In an interview with The Times Colonist's Lindsay Kines, children and youth representative Mary Ellen Turpel-Lafond criticized the government for withholding an internal report on the increasing cost of the province's child weflare system. But Ms. Turpel-Lafond isn't the only party upset about the contents of that report, which was leaked to the New Democrats.
In an email to Federation of Child and Family Services of British Columbia members, executive director Jennifer Charlesworth disputes the report's contention that contracted services "rarely contributed to good outcomes for children." According to Ms. Charlesworth, such claims are "not substantiated by reliable evidence."
She also expressed "deep concern" about Children and Family Development Minister Tom Christensen's suggestion his ministry would be "reducing reliance on contracted services." And Ms. Charlesworth questioned the government's cost analysis because it doesn't "account for the dramatic reduction in services that took place in 2002-2003" - a reduction she states "contributed to burn-out and higher foster care costs."
The email states the federation will be making its concerns public tomorrow. The following is a complete copy of that email.
From: Jennifer Charlesworth
Sent: Wednesday, February 25, 2009 7:01 PM
Subject: Media reports and Legislative proceedings on 'Child in Care Crisis' - Federation's response
Yesterday in the Legislature, the NDP Opposition referenced a leaked internal MCFD document entitled "Child in Care Cost Drivers" dated September, 2008. This document was prepared by a working group, comprised of MCFD staff, to review the drivers of escalating residential care costs and make recommendations to address or contain costs. The report looked at the full range of residential care - from foster care to staffed resources and out of province placements. The Federation was not involved in this report, nor had we heard of it until it was leaked to the Opposition.
We have obtained a copy of the main text of the report and have attached it for your reference. While there are many points that we would agree with, there are also a number that we take exception to. Some of these comments have found their way into the media. I have attached a document with the mainstream media's coverage of this report - you'll note that they refer to passages from the report that suggest residential services contribute to poor outcomes for kids, and that residential care providers have hired people who were rejected as foster parents. Further, the Minister was in a 'media scrum' yesterday (see http://www.publiceyeonline.com/archives/003595.html#more
As you can appreciate, we are deeply concerned about this report and the subsequent media coverage and debates in the legislature for a number of reasons, notably:
The Federation has been calling for a joint review of residential care services for close to a year. We know that there are significant cost pressures and our Applied Promising Practices research identified a number of issues pertaining to MCFD practices that we wanted to discuss. This report identifies a number of issues with the system that we have also identified and have been asking to work on with MCFD as they directly affect young people in care. Unfortunately, we have not been invited into the review process and are concerned that a process has apparently been underway for a number of months.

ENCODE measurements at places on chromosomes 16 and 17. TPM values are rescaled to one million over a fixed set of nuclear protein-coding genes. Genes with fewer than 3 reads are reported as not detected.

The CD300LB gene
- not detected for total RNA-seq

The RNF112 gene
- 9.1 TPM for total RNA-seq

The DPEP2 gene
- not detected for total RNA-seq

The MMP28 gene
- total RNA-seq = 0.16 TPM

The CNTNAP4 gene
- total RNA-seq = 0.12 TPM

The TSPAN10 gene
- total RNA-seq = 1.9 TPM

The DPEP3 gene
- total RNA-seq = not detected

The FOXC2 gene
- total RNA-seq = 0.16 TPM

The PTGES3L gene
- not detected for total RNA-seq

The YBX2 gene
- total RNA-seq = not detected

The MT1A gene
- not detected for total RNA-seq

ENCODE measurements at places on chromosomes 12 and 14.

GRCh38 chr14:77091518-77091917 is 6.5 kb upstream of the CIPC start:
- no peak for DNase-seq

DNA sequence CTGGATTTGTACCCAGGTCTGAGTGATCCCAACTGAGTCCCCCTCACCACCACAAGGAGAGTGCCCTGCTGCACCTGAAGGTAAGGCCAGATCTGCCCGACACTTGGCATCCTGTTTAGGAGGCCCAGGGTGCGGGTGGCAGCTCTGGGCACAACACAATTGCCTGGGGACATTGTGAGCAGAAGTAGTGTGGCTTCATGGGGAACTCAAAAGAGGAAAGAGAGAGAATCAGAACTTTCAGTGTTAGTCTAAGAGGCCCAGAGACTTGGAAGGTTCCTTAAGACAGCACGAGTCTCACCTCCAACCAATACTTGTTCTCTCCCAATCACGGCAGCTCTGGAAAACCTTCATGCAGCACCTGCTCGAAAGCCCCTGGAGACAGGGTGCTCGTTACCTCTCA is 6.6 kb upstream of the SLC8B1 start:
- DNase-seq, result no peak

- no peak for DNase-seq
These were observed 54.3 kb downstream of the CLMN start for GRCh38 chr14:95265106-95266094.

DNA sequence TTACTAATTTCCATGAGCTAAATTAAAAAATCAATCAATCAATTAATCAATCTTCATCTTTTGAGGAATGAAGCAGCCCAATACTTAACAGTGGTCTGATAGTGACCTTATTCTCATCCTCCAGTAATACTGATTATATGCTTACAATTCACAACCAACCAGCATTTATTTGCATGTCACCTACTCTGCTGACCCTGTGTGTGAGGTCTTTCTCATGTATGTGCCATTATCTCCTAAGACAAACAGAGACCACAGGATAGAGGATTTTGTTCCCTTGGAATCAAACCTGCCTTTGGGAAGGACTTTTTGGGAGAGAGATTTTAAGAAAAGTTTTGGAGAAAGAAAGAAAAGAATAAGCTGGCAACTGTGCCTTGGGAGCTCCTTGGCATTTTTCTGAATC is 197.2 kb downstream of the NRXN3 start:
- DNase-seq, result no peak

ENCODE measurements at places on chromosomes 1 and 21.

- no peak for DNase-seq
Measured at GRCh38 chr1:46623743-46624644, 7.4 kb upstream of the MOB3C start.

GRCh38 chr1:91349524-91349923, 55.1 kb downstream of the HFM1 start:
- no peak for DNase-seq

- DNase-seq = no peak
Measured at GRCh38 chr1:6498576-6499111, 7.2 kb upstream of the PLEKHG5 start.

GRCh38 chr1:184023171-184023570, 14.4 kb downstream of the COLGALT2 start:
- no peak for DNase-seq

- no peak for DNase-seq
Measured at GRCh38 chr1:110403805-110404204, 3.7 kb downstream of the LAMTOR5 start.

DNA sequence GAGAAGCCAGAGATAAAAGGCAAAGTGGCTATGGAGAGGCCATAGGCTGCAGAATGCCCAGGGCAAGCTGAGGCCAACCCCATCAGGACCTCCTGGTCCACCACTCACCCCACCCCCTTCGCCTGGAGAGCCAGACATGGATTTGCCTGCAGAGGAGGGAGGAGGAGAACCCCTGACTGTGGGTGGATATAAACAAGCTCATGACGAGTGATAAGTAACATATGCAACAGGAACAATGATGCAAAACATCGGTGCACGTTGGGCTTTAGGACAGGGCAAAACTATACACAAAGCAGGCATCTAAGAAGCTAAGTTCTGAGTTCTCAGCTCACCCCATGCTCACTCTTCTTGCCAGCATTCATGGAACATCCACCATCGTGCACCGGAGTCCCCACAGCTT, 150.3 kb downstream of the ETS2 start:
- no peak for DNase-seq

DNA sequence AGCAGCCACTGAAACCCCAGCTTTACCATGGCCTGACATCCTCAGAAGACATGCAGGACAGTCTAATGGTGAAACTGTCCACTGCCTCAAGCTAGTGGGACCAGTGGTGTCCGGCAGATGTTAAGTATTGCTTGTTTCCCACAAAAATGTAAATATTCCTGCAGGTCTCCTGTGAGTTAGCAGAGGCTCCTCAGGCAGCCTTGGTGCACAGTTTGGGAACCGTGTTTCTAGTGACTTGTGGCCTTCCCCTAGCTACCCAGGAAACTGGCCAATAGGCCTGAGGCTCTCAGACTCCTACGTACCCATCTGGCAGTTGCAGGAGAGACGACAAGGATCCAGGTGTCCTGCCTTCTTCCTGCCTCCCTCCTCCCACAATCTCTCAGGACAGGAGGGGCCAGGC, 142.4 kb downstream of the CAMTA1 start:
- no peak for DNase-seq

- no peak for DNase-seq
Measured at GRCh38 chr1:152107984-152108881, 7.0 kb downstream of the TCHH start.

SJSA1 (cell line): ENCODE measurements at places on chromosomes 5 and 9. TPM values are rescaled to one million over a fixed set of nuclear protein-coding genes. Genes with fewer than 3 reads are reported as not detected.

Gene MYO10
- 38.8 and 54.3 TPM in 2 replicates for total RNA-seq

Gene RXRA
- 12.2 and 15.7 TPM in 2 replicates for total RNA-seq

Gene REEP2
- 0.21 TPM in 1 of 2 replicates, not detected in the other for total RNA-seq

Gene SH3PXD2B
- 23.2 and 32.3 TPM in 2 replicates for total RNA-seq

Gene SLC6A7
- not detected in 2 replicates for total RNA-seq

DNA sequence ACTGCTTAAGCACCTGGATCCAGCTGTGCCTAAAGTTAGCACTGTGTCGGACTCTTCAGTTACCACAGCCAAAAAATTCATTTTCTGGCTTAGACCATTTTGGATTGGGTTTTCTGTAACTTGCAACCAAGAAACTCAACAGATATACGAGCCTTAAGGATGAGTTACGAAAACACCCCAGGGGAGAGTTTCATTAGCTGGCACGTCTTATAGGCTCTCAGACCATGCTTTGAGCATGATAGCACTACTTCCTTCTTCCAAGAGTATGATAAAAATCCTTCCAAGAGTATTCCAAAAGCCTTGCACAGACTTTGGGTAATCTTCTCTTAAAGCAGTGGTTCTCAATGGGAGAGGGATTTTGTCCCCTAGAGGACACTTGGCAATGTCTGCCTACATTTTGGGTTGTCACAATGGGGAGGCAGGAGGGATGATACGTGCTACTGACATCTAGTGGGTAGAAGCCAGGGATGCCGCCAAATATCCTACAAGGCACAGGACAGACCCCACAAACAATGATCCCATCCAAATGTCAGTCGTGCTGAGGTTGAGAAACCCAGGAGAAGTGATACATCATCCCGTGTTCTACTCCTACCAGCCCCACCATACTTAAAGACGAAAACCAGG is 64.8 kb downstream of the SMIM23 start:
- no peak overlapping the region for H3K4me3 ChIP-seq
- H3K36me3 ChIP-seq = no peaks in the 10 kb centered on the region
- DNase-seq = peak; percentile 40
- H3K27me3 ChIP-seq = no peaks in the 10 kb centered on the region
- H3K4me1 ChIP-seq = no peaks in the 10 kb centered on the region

This report looks at the issue from a costs perspective. We believe that this is an inappropriate focus - any review of residential care should start first with best interests of the child - as the Representative for Children and Youth so rightly reminds us all. The reality is that many young people in our residential care system have extraordinary needs that require sustained care and expertise. Any system has to build up from the needs and best interests of our most vulnerable young people and a continuum of quality care options is vitally important.
The report makes some claims that are not substantiated by reliable evidence, for example, "regional staff felt that contracted agencies rarely contributed to good outcomes for children in care". Comments such as these are not backed up by evidence and in fact, we have amassed research evidence that makes it clear that appropriately used staffed residential care results in good outcomes for vulnerable children. Anecdotal comments made by a few staff should not be used for decision-making on something as important as a residential care system.
The analysis of costs does not account for the dramatic reduction in services that took place in 2002-2003 - that then needed to be restored in 2005-2008 once it was recognized, through the Hughes review and other reviews, that the knife had been inserted too deeply. During the time of reduced capacity it is evident that the pressure on the foster care system mounted and may have contributed to burn-out and higher foster care costs.
Today we spoke with the Deputy Minister and senior ministry staff and have expressed our concern and urged action on a residential review and redesign that includes the community-based residential service providers. A press release and letters to the Minister and others urging immediate action will be sent out tomorrow.
We will keep you posted on the Ministry's response
Please feel free to contact me should you have any questions of feedback.